Dublin, Ireland, is home to Trinity College, the Guinness Storehouse and St. Stephens Green. Here, you'll also find the world's most expensive fast food. In U.S. dollars, a hamburger meal at a medium-priced establishment, as defined by consulting firm Mercer, costs a whopping $9.16.
That figure — the only to exceed $8.00 on a list of 20 geographically diverse cities selected for different cost comparisons — is $3.00 greater than the price of a hamburger meal in New York, where it's $5.99. But travelers in Europe will not find significant relief in many other cities on the continent, where the price of a fast food meal hovers within the $7.00 range: In Amsterdam, the Netherlands, you'll pay $7.88; in Paris $7.43, and in Athens, Greece, $6.66. For less pricey eats, grab a hamburger in Prague, Czech Republic, for $4.91; in Warsaw, Poland, for $3.86, or in Johannesburg, South Africa, which sells the cheapest burgers on the list at $2.50.
Behind the numbers
In devising a comparative study of the cost of a fast food hamburger meal across different cities, included in this year's Worldwide Cost of Living Survey 2009, Mercer analysts collected data from venues most frequented by expatriates in a given city. Expenses incurred from consuming food outside of the home are assigned a weight of 9.5 percent in the cost of living index.
Conducted twice a year by field researchers who report prices at the relevant retail outlets, Mercer's annual cost of living survey assesses differences in expenses and housing in 143 cities across six continents. The study compares the costs, in U.S. dollars, of more than 200 items in each location, including housing, transportation, household goods, food and clothing. The analysis of this basket of goods and services — indicative of executive spending patterns — is designed to yield data that would help multinational companies and governmental organizations determine appropriate compensation allowances for employees sent out of the country.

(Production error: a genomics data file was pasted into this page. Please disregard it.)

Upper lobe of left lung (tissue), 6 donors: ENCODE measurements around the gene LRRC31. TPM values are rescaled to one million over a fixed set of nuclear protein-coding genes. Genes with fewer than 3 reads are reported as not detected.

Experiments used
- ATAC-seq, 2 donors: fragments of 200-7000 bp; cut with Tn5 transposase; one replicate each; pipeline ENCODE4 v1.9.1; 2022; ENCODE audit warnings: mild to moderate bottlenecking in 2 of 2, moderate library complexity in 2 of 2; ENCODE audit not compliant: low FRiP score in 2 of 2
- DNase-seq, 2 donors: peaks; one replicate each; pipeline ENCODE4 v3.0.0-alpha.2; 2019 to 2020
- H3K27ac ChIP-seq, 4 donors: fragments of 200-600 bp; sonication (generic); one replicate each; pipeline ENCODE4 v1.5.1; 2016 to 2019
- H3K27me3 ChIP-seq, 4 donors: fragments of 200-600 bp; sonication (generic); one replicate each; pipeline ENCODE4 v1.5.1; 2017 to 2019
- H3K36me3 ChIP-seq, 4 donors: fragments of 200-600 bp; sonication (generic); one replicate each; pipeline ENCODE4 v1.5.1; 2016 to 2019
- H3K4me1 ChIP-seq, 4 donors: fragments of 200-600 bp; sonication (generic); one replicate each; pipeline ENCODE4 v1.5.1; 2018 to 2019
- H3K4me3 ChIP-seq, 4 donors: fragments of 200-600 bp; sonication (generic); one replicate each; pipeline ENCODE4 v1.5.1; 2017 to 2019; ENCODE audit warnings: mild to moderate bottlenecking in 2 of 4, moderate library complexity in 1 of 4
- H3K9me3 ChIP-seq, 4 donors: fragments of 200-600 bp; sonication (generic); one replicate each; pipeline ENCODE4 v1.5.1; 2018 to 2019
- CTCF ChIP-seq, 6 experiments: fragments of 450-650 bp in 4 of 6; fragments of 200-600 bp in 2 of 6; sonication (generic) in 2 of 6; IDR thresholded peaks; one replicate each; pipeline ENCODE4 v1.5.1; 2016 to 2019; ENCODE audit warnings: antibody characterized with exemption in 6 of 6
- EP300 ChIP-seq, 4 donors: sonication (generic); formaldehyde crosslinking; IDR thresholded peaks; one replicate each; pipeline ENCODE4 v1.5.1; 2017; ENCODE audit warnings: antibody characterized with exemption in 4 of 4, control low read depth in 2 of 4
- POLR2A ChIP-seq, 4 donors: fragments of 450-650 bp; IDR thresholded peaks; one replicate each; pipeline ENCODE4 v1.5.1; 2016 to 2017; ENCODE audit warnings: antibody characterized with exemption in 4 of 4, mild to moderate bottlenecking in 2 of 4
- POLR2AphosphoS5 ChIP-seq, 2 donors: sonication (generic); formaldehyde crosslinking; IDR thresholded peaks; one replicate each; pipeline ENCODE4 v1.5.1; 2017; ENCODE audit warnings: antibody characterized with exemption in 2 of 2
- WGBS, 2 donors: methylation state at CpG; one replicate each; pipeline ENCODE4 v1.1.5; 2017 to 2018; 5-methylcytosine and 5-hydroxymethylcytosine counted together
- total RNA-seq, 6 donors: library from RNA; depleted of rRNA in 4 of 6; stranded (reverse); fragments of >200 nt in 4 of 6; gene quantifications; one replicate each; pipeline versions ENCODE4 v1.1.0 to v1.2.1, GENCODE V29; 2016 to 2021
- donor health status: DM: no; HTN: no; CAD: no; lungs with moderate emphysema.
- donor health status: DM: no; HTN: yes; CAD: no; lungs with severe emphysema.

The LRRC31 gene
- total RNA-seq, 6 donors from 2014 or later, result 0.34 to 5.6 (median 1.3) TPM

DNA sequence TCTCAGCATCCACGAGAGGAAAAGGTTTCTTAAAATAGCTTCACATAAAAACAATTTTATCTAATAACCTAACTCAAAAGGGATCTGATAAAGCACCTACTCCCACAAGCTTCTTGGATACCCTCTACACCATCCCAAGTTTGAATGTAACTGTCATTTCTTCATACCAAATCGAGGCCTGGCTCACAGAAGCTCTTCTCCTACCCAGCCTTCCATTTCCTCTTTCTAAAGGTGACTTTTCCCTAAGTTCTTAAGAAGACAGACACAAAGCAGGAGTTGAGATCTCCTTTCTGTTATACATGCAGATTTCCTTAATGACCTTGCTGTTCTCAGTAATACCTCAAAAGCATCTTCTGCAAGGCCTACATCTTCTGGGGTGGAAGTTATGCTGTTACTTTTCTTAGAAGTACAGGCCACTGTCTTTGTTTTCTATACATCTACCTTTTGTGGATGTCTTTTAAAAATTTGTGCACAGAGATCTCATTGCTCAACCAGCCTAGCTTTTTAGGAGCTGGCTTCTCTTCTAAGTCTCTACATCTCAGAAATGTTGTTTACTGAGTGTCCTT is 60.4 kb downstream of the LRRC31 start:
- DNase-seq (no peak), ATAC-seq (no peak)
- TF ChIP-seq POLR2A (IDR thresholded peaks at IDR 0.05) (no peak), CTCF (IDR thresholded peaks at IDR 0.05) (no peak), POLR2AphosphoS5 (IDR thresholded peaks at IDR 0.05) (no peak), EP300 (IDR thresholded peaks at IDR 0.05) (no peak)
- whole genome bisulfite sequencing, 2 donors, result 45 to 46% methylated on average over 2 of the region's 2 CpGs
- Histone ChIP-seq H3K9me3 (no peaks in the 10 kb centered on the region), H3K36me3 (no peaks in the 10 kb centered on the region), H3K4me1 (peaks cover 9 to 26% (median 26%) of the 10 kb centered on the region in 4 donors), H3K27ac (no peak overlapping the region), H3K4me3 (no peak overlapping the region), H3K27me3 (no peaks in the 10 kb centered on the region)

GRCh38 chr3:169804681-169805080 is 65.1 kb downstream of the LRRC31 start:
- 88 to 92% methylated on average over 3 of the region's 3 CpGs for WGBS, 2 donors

"As a direct impact of the economic downturn over the last year, we have observed significant fluctuations in most of the world's currencies, which have had a profound impact on this year's ranking," said Nathalie Constantin-Métral, a senior researcher at Mercer's office in Geneva, Switzerland. The period between March 2008 and March 2009 displayed a greater degree of currency fluctuation against U.S. dollars than in the previous year, Constantin-Métral said.
The ranking of the most expensive cities in the world has shifted to reflect these fluctuations. Moscow this year fell to No. 3 from No. 1 on the list; Tokyo — which had come in second last year — took its place as the most expensive city for expatriates to live. Another Japanese city rose to the top: Osaka moved up nine spots to claim the title of second most expensive city.
If that's not enough to steer the cost-conscious from Japan, here's more. Tokyo, for example, may not have the most expensive fast food hamburger meals at $7.04, but the city does call for the highest price when it comes to 35.3 oz. of spaghetti pasta: $9.06. Tokyo also has the second-highest cost for a liter of whole milk, at $2.58. Dublin, home to the most expensive hamburger meal, offers spaghetti at a lower cost of $3.56.